When we think of horse-drawn carriages, if it’s not a wagon pulling a pioneer family westward, it’s lovers riding at night through New York City’s lighted Central Park in a gilded carriage drawn by high-stepping steeds. You can almost smell the wine and roses. Or the experience might entail being stuck behind a crowded horse-drawn tourist carriage stalled in the narrow streets of downtown Charleston (in which case the wine-and-roses aroma does not apply).
As enchanting or disenchanting as those scenarios might be, serious horse-drawn-carriage driving is far more complex — a specialized equestrian way of life practiced in many forms by the Carolina Carriage Club.
“I would say that horses in harness was a way of life for a long time,” says Susan Holt. She’s referring not to the pre-automobile era but to her own enduring passion for the hobby. “My husband Stan was fool enough to buy me a riding horse as a wedding gift [in 1971],” she continues. “And since that gift, there has never been a time when there hasn’t been a horse somewhere close to us.”
Susan and Stan own Barefoot Farms in Forest City and are six-year members of the CCC, headquartered at Foothills Equestrian Nature Center in Tryon. Holt says that all of their horses — 9 standard and 27 miniature — pull a wheeled vehicle of some kind. “I especially love to drive my miniature horses,” she says. Holt owns 14 carts/carriages, everything from a family cart — her youngest daughter still lives at home — to a small “marathon” vehicle (a lightweight conveyance with motorcycle-like tires, meant to navigate obstacles in competition). “I have a beautified road gig that’s hunter green with antique gold accents,” she notes. “It’s for a large pony or medium horse.”
The combinations of different horses and carriages is almost endless, and thus the regional club maintains a list of competitive, educational, and leisure events available to its members. The sport thrives in the Polk County foothills — North Carolina’s horse country. “We have members from all over North and South Carolina, Georgia, and the rest of the Southeast,” former president Price Story confirms. Holt talks about the advantage in the design of the lower dip of the Appalachian mountains — “an eddy” that keeps the weather especially temperate for equestrian sports. Many club trials and other casual events are held at Windridge Farm in Cleveland County; owned by Alicia and Dave Henderson, it’s one of few facilities that hosts both mounted and carriage events.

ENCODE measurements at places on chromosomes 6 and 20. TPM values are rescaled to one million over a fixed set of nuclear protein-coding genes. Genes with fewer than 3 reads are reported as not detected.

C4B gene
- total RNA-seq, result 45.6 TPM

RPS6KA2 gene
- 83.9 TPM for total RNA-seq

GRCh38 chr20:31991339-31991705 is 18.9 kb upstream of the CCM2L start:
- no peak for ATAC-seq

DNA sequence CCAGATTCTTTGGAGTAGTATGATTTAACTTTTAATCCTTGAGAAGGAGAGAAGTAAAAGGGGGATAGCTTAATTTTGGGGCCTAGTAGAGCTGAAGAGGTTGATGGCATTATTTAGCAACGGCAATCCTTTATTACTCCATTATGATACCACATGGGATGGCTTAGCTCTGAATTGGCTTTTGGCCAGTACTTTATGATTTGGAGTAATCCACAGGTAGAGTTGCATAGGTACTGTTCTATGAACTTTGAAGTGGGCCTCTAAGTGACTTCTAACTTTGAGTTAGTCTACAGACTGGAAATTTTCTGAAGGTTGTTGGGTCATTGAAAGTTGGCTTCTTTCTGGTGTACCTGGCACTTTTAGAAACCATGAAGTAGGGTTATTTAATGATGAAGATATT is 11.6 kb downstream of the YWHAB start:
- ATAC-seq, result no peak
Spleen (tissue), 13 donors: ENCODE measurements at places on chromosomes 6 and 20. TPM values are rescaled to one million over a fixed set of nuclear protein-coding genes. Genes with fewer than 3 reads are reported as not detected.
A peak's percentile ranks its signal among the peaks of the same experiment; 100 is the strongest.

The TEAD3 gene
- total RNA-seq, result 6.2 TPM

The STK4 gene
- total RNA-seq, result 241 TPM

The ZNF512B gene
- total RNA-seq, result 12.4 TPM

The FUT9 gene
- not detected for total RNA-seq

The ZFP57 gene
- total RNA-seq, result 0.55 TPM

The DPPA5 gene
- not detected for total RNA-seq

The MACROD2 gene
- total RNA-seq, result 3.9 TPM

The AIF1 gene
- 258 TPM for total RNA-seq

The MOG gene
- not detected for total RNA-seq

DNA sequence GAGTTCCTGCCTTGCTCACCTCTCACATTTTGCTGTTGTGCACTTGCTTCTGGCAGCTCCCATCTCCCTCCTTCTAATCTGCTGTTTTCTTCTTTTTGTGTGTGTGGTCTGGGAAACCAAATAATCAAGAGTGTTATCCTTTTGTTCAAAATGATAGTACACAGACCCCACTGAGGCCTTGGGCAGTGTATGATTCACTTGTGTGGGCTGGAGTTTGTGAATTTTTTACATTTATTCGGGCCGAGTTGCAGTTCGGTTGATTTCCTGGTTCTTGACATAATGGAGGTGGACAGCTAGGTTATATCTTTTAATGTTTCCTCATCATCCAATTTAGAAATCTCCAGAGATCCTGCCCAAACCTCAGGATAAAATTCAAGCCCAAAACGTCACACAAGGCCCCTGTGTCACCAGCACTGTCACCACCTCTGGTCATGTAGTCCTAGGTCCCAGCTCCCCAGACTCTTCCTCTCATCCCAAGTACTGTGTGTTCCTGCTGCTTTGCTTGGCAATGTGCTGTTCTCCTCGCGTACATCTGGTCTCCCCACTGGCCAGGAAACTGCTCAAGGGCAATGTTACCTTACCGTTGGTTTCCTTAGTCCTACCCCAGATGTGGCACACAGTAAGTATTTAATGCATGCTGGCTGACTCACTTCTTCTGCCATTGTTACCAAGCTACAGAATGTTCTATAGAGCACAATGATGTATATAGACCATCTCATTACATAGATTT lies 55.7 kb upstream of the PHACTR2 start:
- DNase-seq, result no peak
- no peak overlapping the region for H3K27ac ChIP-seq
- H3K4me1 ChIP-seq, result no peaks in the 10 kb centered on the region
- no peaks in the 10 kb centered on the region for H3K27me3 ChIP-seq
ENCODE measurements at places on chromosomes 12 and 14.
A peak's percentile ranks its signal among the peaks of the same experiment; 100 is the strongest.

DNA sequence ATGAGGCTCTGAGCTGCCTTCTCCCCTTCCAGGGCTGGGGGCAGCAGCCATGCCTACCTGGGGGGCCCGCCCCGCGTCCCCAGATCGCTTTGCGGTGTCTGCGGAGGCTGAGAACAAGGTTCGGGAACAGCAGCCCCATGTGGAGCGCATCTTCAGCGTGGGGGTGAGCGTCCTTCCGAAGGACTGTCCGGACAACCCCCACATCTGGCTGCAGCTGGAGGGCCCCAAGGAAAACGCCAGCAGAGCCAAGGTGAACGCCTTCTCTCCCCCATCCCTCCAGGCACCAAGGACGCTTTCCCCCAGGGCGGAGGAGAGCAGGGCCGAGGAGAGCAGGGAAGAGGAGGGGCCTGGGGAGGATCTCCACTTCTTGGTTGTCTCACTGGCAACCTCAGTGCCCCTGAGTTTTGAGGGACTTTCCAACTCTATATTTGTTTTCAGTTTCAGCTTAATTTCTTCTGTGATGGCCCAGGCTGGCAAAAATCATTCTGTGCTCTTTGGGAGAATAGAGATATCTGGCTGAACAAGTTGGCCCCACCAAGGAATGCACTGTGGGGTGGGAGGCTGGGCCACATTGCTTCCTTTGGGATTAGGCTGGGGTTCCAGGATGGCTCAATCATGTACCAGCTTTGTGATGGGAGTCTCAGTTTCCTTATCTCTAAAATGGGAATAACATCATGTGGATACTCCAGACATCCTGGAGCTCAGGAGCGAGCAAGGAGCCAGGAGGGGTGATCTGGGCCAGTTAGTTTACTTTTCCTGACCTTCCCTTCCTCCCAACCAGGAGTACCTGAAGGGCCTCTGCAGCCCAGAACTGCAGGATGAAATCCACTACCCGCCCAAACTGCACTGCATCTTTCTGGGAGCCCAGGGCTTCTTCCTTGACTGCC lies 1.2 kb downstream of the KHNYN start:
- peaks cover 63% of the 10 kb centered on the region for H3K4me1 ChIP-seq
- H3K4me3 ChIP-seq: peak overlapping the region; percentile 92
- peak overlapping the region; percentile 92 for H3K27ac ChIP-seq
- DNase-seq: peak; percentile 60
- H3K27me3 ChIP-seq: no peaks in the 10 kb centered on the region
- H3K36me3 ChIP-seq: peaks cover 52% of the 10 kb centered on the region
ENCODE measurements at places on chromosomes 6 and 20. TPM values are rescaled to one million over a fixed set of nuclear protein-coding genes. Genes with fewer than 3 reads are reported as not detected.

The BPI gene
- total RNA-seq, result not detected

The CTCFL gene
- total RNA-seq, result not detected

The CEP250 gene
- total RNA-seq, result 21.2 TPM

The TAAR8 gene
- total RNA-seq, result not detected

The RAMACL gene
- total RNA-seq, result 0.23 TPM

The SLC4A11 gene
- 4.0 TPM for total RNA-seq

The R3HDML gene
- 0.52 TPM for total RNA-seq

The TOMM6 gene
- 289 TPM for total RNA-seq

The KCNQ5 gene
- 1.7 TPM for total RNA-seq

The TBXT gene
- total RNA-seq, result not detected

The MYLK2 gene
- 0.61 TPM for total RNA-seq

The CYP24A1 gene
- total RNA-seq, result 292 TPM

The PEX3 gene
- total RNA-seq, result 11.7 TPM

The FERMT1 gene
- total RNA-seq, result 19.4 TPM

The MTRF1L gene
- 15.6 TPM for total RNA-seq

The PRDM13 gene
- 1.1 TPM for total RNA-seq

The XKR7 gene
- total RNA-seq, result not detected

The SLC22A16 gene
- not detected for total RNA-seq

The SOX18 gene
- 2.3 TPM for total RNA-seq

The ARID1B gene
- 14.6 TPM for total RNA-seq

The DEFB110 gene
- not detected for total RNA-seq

Like many equestrian activities, carriage riding can be a showy spectacle, as well as competitive, technical, and athletic. Story claims there are too many types of carriages to list, but the range runs from two-wheeled antique carts to rugged trail vehicles to heavy work carriages fit for draft horses.
“And any horse can succeed at carriage driving,” adds Story. “Many of us start with our children’s outgrown pony. At a pleasure show, it isn’t uncommon to see everything from a mini donkey to a draft cross in the warm-up.” Typical larger breeds include Welsh, Morgans, Dartmoors, and Haflingers.
As the Carolina foothills transition from winter to spring, the club is now getting ready for its driving season. “During the winter months, the trails close due to weather and potentially slippery footing. Once it warms up and the weather is good and the footing is better, they reopen them for use,” explains current club president Karen Payne. “Spring is a great time for driving. It’s not too hot yet and it’s not cold. We have to take our equine partners into account for the weather, also. There isn’t really enough snow in the area for sleighs, so winter activities are less than [in] warmer months.
And yet, “the carriages take time to maintain, and winter weather can be hard on them,” she notes. But you don’t have to own a carriage to be involved with the Carolina Carriage Club. In fact, you don’t even have to own a horse. Some folks are social members who just enjoy hanging out at the barns, watching events, and pitching in when needed.
While big-stakes dressage and jumping events may get more press, Holt notes that “mounted and carriage events have the same motivation: to demonstrate the physical and aesthetic wonder of horse and rider/driver.” Like nearly all sports, though, equestrian sports can be limited by the age of not only the horse but the riders as well. However, horse-and-carriage activities can give both a few more years of enjoyment. “Many of our local equestrians are aging and losing the ability to be able to physically ride horses,” Payne explains. “Driving gives them a way to still enjoy equestrian sports.”
Though keeping horses is never cheap, carriage driving is at the low range of the cost spectrum compared to elite events. The Carriage Super Store in Greer, SC lists a “lightweight breaking cart” with 20-inch wheels for $250, and it goes up from there, into the $2,000-$6,000 range for custom four-wheel models.
Carriage riding will get a boost of awareness when the much-heralded World Equestrian Games comes to the Tryon International Equestrian Center in September. “It will bring a spotlight to some sports not normally seen in this area,” Payne predicts.
The Carolina Carriage Club holds events in the Tryon area throughout the year. The American Driving Society-recognized Horse Driving Trial event happens Saturday, May 19 and Sunday, May 20 at Windridge Farm in Mooresboro. For more information, see carolinacarriageclub.com.